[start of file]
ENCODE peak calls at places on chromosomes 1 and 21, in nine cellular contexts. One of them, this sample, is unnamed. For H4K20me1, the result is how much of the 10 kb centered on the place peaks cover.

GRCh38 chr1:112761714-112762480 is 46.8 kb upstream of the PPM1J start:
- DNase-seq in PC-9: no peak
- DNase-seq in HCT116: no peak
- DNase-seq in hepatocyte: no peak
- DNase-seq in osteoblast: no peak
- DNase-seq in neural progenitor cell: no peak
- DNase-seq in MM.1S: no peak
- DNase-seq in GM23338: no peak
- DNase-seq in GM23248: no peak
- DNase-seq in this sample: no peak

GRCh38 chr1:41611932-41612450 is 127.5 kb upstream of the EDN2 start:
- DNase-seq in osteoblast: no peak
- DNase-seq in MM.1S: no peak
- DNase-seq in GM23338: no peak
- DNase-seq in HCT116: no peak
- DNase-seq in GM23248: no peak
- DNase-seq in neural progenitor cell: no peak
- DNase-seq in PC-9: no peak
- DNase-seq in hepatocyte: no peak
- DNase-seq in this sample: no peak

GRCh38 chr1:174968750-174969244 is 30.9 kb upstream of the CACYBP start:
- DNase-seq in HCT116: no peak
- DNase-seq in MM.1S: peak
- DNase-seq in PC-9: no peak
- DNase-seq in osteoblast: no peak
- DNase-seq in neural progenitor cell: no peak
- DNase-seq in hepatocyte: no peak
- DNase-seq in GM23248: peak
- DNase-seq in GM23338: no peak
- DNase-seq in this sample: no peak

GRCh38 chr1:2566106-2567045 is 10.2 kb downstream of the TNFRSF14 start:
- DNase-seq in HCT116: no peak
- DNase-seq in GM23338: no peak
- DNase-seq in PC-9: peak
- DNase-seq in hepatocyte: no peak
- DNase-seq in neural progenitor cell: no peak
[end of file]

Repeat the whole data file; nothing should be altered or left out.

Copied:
ENCODE peak calls at places on chromosomes 1 and 21, in nine cellular contexts. One of them, this sample, is unnamed. For H4K20me1, the result is how much of the 10 kb centered on the place peaks cover.

GRCh38 chr1:112761714-112762480 is 46.8 kb upstream of the PPM1J start:
- DNase-seq in PC-9: no peak
- DNase-seq in HCT116: no peak
- DNase-seq in hepatocyte: no peak
- DNase-seq in osteoblast: no peak
- DNase-seq in neural progenitor cell: no peak
- DNase-seq in MM.1S: no peak
- DNase-seq in GM23338: no peak
- DNase-seq in GM23248: no peak
- DNase-seq in this sample: no peak

GRCh38 chr1:41611932-41612450 is 127.5 kb upstream of the EDN2 start:
- DNase-seq in osteoblast: no peak
- DNase-seq in MM.1S: no peak
- DNase-seq in GM23338: no peak
- DNase-seq in HCT116: no peak
- DNase-seq in GM23248: no peak
- DNase-seq in neural progenitor cell: no peak
- DNase-seq in PC-9: no peak
- DNase-seq in hepatocyte: no peak
- DNase-seq in this sample: no peak

GRCh38 chr1:174968750-174969244 is 30.9 kb upstream of the CACYBP start:
- DNase-seq in HCT116: no peak
- DNase-seq in MM.1S: peak
- DNase-seq in PC-9: no peak
- DNase-seq in osteoblast: no peak
- DNase-seq in neural progenitor cell: no peak
- DNase-seq in hepatocyte: no peak
- DNase-seq in GM23248: peak
- DNase-seq in GM23338: no peak
- DNase-seq in this sample: no peak

GRCh38 chr1:2566106-2567045 is 10.2 kb downstream of the TNFRSF14 start:
- DNase-seq in HCT116: no peak
- DNase-seq in GM23338: no peak
- DNase-seq in PC-9: peak
- DNase-seq in hepatocyte: no peak
- DNase-seq in neural progenitor cell: no peak